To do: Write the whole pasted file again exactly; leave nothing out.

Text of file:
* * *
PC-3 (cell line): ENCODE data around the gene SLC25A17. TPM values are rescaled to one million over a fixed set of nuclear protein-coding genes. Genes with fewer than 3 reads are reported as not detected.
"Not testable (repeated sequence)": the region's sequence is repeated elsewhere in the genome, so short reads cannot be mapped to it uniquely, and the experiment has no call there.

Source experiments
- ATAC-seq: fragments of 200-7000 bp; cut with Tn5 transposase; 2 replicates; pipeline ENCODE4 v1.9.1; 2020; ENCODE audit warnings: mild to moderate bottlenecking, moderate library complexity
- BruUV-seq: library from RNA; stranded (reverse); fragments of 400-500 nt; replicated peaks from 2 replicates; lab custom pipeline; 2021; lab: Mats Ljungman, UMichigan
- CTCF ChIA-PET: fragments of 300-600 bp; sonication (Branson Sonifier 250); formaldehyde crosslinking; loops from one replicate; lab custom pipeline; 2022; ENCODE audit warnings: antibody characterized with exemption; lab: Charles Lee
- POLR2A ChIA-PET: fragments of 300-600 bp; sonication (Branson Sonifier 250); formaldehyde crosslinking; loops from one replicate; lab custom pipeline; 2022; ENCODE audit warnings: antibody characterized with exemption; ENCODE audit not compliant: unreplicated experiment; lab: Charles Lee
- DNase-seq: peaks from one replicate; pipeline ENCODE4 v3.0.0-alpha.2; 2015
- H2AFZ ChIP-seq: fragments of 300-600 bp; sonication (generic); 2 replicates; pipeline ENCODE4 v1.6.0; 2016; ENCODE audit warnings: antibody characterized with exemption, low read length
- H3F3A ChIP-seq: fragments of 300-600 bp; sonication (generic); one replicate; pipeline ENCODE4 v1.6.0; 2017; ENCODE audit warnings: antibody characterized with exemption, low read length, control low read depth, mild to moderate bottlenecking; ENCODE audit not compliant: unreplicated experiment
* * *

PC-3 (cell line): ENCODE data around the gene SLC25A17. TPM values are rescaled to one million over a fixed set of nuclear protein-coding genes. Genes with fewer than 3 reads are reported as not detected.
"Not testable (repeated sequence)": the region's sequence is repeated elsewhere in the genome, so short reads cannot be mapped to it uniquely, and the experiment has no call there.

Source experiments
- ATAC-seq: fragments of 200-7000 bp; cut with Tn5 transposase; 2 replicates; pipeline ENCODE4 v1.9.1; 2020; ENCODE audit warnings: mild to moderate bottlenecking, moderate library complexity
- BruUV-seq: library from RNA; stranded (reverse); fragments of 400-500 nt; replicated peaks from 2 replicates; lab custom pipeline; 2021; lab: Mats Ljungman, UMichigan
- CTCF ChIA-PET: fragments of 300-600 bp; sonication (Branson Sonifier 250); formaldehyde crosslinking; loops from one replicate; lab custom pipeline; 2022; ENCODE audit warnings: antibody characterized with exemption; lab: Charles Lee
- POLR2A ChIA-PET: fragments of 300-600 bp; sonication (Branson Sonifier 250); formaldehyde crosslinking; loops from one replicate; lab custom pipeline; 2022; ENCODE audit warnings: antibody characterized with exemption; ENCODE audit not compliant: unreplicated experiment; lab: Charles Lee
- DNase-seq: peaks from one replicate; pipeline ENCODE4 v3.0.0-alpha.2; 2015
- H2AFZ ChIP-seq: fragments of 300-600 bp; sonication (generic); 2 replicates; pipeline ENCODE4 v1.6.0; 2016; ENCODE audit warnings: antibody characterized with exemption, low read length
- H3F3A ChIP-seq: fragments of 300-600 bp; sonication (generic); one replicate; pipeline ENCODE4 v1.6.0; 2017; ENCODE audit warnings: antibody characterized with exemption, low read length, control low read depth, mild to moderate bottlenecking; ENCODE audit not compliant: unreplicated experiment